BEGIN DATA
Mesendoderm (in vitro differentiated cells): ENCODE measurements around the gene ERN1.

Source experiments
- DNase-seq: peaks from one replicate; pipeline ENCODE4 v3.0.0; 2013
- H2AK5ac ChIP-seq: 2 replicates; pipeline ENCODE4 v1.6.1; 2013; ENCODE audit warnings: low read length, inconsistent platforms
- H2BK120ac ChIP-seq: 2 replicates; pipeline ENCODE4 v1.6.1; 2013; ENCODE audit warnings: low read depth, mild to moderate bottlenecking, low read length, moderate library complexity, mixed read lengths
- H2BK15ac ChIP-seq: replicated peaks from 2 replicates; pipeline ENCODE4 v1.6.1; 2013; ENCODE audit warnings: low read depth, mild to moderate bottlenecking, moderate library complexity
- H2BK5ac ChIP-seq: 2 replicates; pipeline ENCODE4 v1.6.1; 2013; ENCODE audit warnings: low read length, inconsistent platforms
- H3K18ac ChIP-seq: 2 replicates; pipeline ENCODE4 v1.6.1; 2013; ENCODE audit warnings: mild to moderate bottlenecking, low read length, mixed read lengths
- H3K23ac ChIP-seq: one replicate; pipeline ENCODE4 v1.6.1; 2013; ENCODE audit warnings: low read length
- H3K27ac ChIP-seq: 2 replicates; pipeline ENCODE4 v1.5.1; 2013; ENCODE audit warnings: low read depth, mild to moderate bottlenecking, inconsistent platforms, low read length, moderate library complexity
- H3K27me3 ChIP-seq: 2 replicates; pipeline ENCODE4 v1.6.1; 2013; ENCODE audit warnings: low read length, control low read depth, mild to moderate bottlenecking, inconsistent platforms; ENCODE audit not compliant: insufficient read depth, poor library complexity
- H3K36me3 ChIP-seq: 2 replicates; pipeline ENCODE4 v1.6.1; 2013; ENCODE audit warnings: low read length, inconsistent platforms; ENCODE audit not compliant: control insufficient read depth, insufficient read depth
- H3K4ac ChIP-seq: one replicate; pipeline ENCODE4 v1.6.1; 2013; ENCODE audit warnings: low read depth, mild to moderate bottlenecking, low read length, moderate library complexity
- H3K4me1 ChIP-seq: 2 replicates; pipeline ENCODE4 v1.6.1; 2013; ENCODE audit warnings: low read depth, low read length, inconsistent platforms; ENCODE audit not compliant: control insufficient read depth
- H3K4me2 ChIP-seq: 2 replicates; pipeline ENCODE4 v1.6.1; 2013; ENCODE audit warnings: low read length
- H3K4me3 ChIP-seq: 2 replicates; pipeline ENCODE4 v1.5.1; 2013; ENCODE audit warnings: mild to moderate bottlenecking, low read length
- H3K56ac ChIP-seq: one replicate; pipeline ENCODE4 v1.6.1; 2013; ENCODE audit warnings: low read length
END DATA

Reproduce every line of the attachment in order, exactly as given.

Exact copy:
Mesendoderm (in vitro differentiated cells): ENCODE measurements around the gene ERN1.

Source experiments
- DNase-seq: peaks from one replicate; pipeline ENCODE4 v3.0.0; 2013
- H2AK5ac ChIP-seq: 2 replicates; pipeline ENCODE4 v1.6.1; 2013; ENCODE audit warnings: low read length, inconsistent platforms
- H2BK120ac ChIP-seq: 2 replicates; pipeline ENCODE4 v1.6.1; 2013; ENCODE audit warnings: low read depth, mild to moderate bottlenecking, low read length, moderate library complexity, mixed read lengths
- H2BK15ac ChIP-seq: replicated peaks from 2 replicates; pipeline ENCODE4 v1.6.1; 2013; ENCODE audit warnings: low read depth, mild to moderate bottlenecking, moderate library complexity
- H2BK5ac ChIP-seq: 2 replicates; pipeline ENCODE4 v1.6.1; 2013; ENCODE audit warnings: low read length, inconsistent platforms
- H3K18ac ChIP-seq: 2 replicates; pipeline ENCODE4 v1.6.1; 2013; ENCODE audit warnings: mild to moderate bottlenecking, low read length, mixed read lengths
- H3K23ac ChIP-seq: one replicate; pipeline ENCODE4 v1.6.1; 2013; ENCODE audit warnings: low read length
- H3K27ac ChIP-seq: 2 replicates; pipeline ENCODE4 v1.5.1; 2013; ENCODE audit warnings: low read depth, mild to moderate bottlenecking, inconsistent platforms, low read length, moderate library complexity
- H3K27me3 ChIP-seq: 2 replicates; pipeline ENCODE4 v1.6.1; 2013; ENCODE audit warnings: low read length, control low read depth, mild to moderate bottlenecking, inconsistent platforms; ENCODE audit not compliant: insufficient read depth, poor library complexity
- H3K36me3 ChIP-seq: 2 replicates; pipeline ENCODE4 v1.6.1; 2013; ENCODE audit warnings: low read length, inconsistent platforms; ENCODE audit not compliant: control insufficient read depth, insufficient read depth
- H3K4ac ChIP-seq: one replicate; pipeline ENCODE4 v1.6.1; 2013; ENCODE audit warnings: low read depth, mild to moderate bottlenecking, low read length, moderate library complexity
- H3K4me1 ChIP-seq: 2 replicates; pipeline ENCODE4 v1.6.1; 2013; ENCODE audit warnings: low read depth, low read length, inconsistent platforms; ENCODE audit not compliant: control insufficient read depth
- H3K4me2 ChIP-seq: 2 replicates; pipeline ENCODE4 v1.6.1; 2013; ENCODE audit warnings: low read length
- H3K4me3 ChIP-seq: 2 replicates; pipeline ENCODE4 v1.5.1; 2013; ENCODE audit warnings: mild to moderate bottlenecking, low read length
- H3K56ac ChIP-seq: one replicate; pipeline ENCODE4 v1.6.1; 2013; ENCODE audit warnings: low read length